Available Now! (click cover)

America's Counter-Revolution
The Constitution Revisited

From the back cover:

This book challenges the assumption that the Constitution was a landmark in the struggle for liberty. Instead, Sheldon Richman argues, it was the product of a counter-revolution, a setback for the radicalism represented by America’s break with the British empire. Drawing on careful, credible historical scholarship and contemporary political analysis, Richman suggests that this counter-revolution was the work of conservatives who sought a nation of “power, consequence, and grandeur.” America’s Counter-Revolution makes a persuasive case that the Constitution was a victory not for liberty but for the agendas and interests of a militaristic, aristocratic, privilege-seeking ruling class.

Saturday, May 26, 2007

Perpetuating War by Exalting Its Sacrifices

I've posted this quotation before, but it deserves to be posted this weekend, when we will be bombarded with messages about honoring the war dead and wounded. The victims of George II's war program deserve pity not honor, pity that they were fodder for cynical politics and then used to propagandize the rest of us so more would eager victims would be found. Just remember how our rulers exploited the death of Pat Tillman. The blood-thirsty war chorus couldn't get enough of it. I recall Rush Limbaugh's unending hosannas. When you listen to the militarists safe behind their microphones, you sense that they are desperately trying to convince themselves that Bush's wars are really holy causes.

The quote, the best summation of why we should not honor the war dead, comes from the great antiwar movie The Americanization of Emily, script by Paddy Chayefsky. The lead character American Charlie Madison (James Garner) speaks to to his English girlfriend's (Julie Andrews) mother, who lost her husband, son, and son-in-law in the World War II:
I don't trust people who make bitter reflections about war, Mrs. Barham. It's always the generals with the bloodiest records who are the first to shout what a Hell it is. And it's always the widows who lead the Memorial Day parades . . . we shall never end wars, Mrs. Barham, by blaming it on ministers and generals or warmongering imperialists or all the other banal bogies. It's the rest of us who build statues to those generals and name boulevards after those ministers; the rest of us who make heroes of our dead and shrines of our battlefields. We wear our widows' weeds like nuns and perpetuate war by exalting its sacrifices.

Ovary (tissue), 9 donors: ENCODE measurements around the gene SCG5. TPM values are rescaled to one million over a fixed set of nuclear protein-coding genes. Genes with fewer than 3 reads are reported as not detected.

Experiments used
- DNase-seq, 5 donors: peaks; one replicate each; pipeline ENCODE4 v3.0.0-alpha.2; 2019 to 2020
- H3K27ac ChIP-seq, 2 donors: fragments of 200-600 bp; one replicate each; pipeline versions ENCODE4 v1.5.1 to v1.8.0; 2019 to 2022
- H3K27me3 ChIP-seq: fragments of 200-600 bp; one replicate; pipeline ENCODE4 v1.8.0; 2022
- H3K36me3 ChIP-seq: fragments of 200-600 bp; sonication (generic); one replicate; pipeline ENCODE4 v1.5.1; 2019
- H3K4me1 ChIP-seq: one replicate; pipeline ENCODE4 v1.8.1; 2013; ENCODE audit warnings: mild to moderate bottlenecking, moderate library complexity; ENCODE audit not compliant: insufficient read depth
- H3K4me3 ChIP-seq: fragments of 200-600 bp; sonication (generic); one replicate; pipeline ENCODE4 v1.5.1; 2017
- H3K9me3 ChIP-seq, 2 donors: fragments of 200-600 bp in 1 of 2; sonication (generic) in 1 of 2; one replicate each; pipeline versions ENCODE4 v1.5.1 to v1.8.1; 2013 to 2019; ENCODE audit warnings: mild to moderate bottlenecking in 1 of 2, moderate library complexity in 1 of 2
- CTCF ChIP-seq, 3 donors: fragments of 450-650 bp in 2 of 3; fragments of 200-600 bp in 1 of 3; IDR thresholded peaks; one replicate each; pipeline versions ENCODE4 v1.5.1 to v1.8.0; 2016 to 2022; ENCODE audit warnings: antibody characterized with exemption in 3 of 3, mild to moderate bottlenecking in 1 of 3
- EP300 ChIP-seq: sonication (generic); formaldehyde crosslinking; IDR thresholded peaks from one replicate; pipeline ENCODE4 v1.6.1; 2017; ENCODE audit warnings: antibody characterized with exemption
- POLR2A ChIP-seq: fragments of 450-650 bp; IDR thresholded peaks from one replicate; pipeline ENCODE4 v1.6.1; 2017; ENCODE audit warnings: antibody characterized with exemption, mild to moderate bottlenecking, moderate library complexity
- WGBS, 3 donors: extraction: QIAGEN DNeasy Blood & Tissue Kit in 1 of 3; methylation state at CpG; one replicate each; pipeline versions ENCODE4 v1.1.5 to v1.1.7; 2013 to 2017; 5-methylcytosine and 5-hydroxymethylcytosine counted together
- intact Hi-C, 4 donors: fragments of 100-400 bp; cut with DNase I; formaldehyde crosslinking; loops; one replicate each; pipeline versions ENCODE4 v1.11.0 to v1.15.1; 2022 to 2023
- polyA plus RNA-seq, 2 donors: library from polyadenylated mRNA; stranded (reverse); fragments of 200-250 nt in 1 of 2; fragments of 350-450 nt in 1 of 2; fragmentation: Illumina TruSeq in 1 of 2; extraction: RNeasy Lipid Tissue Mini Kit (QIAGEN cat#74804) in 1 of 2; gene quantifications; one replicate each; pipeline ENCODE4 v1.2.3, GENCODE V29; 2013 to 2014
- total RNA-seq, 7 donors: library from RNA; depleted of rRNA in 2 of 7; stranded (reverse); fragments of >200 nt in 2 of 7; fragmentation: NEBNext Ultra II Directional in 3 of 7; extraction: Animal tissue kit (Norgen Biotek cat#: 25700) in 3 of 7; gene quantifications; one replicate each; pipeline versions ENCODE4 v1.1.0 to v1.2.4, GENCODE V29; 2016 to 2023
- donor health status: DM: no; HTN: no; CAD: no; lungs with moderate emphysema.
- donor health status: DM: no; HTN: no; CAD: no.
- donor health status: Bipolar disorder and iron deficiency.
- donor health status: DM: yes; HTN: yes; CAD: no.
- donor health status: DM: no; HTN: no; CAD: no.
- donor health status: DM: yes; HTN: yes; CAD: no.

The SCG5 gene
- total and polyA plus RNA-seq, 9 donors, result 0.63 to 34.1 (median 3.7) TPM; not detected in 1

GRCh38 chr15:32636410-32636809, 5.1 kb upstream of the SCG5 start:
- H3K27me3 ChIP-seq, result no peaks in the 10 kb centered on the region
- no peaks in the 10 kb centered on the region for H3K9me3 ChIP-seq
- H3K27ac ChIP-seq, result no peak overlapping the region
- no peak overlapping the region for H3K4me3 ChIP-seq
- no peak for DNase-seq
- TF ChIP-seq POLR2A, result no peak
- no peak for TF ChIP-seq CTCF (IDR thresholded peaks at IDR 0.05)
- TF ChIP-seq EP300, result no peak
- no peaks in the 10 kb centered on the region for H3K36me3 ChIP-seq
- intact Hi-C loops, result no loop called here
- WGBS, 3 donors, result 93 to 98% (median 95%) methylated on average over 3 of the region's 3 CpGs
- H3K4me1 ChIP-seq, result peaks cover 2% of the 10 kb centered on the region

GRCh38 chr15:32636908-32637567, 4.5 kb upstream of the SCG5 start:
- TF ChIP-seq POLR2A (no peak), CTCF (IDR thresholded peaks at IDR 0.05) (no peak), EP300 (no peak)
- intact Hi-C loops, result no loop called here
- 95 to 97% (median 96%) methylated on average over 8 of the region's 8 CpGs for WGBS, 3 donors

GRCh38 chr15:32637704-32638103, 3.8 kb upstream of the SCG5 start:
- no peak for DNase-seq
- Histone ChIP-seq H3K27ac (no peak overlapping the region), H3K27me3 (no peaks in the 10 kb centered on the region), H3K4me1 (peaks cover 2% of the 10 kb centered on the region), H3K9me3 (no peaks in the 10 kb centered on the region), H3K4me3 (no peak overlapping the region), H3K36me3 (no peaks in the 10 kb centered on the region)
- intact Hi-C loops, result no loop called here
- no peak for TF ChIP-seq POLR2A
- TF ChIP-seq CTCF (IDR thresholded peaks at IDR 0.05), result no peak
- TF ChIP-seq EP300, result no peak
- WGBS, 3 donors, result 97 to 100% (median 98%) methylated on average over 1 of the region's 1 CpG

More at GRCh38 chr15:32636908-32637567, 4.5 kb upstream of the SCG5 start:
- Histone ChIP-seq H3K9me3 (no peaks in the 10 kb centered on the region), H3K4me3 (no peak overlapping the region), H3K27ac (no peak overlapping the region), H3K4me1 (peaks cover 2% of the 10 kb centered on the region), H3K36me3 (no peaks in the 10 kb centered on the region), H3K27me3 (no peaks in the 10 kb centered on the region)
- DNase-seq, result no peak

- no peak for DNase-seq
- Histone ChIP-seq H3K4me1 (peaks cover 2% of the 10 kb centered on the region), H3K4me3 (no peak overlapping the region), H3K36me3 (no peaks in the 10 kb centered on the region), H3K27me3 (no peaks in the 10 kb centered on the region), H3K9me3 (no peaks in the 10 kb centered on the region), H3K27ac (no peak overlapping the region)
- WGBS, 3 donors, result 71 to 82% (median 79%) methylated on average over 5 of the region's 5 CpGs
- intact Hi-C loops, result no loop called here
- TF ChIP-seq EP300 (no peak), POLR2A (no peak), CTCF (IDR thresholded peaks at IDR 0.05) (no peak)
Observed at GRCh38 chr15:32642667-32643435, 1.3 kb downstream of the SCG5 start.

In other words, it is we who must stop the madness because it is we who make it possible in the first place.

3 comments:

David Houser said...

Arthur Silber used this same quote recently in an excellent essay here: http://powerofnarrative.blogspot.com/2007/05/against-annihilation-of-spirit-let-us.html

He's been cranking out a lot of reaaly good writing lately.

Robert Higgs said...

You conclude: "In other words, it is we who must stop the madness because it is we who make it possible in the first place." Well, yes and no, Sheldon. Forgive me if I call attention to a point that you, perhaps least of all, need to be lectured on.

I have long maintained that "we," along with the related words "us" and "our," is the most dangerous word in the political lexicon. Politicians use this kind of talk ceaselessly, and they do so deliberately to dispense with and indeed to deny the very existence of dissenting views and values. Scarcely ever, though, does any large group achieve unanimity on anything, and in a huge group such as the U.S. population, unanimity is never achieved. So a minority's views and values are always being disregarded whenever one says that "we" are to blame, or deserve credit, for anything.

A few years ago, I wrote a commentary piece for the San Francisco Chronicle called "How Does the War Party Get Away with It?" When the article appeared in print, the Chronicle had given it the title "The War Party's Enablers: All of Us." I was upset by this switch because the whole point of my argument was that certain groups and cultural tendencies constituted or supported the war party and that those groups and tendencies did NOT constitute the whole of American society. Indeed, the idea that a "war party" operates would seem to imply that an "antiwar party" also exists.

Maybe I'm too touchy about this point, but as I reflect on how relentlessly politicians and their media mouthpieces employ this little rhetorical trick, I have grown exceedingly allergic to it.

Sheldon Richman said...

I take your point. I had in mind Boetie's theme that the ruled always outnumber the rulers and that in principle the ruled could end its acquiescence and stop the atrocities. Like you, I do not believe "we" are committing murder in Iraq and Afghanistan. We know very well specifically who is making that possible.